I ran the following command, when logged into my shared Linux host to see what user Apache was running as:

ps aux | egrep '(apache|httpd)'

And it was the same user that I use on the server.


myuser@example.com [~/public_html]# ps aux | egrep '(apache|httpd)'
myuser  44904  0.0  0.0  61244   724 pts/0    S+   15:43   0:00 egrep (apache|httpd)

Is that standard for shared hosts? On my development computer apache runs under the user www-data, and in documentation or tutorials on file permissions for certain CMS environments, I see reference to Apache working under the user www-data all the time.

migrated from serverfault.com Dec 3 '15 at 23:32

This question came from our site for system and network administrators.

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    I usually see this on nonshared servers. May be they can easily identify the user and its webuser. – Arun Anson Dec 4 '15 at 14:20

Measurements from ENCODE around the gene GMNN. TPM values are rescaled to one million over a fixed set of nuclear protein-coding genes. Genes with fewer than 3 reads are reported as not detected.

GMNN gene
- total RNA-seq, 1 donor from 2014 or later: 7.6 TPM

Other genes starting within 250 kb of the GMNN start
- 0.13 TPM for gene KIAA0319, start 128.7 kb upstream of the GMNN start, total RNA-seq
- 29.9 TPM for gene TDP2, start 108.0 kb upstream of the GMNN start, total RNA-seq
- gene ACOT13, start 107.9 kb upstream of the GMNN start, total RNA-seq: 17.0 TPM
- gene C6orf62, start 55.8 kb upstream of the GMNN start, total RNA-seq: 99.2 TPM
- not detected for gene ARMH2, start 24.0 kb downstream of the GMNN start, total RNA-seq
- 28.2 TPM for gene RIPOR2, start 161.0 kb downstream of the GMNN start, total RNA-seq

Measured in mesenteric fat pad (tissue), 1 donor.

Webservers run with www-data as user, as what you saw is just the process of the command you typed

  • How would one check to confirm this? I was using this serverfault.com/questions/125865/… – David Csonka Dec 3 '15 at 23:53
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    You can use this cat /etc/apache2/envvars | grep APACHE_RUN_USER or grep the user instead ps aux | grep www-data – Jajo Dec 4 '15 at 0:00
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    ps aux | grep httpd – Jajo Dec 4 '15 at 0:13
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    Shared host webservers uses user nobody – Jajo Dec 4 '15 at 7:09
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    On a shared host, Apache cannot run as the user nor is this a good idea for security. Apache always installs to use a made-up non-privileged user name typically www-data. I have seen nobody on older installs though it can/may still be used in some cases. It all depends upon the install since the packages will vary depending upon the OS and who created the package. – closetnoc Dec 4 '15 at 14:32

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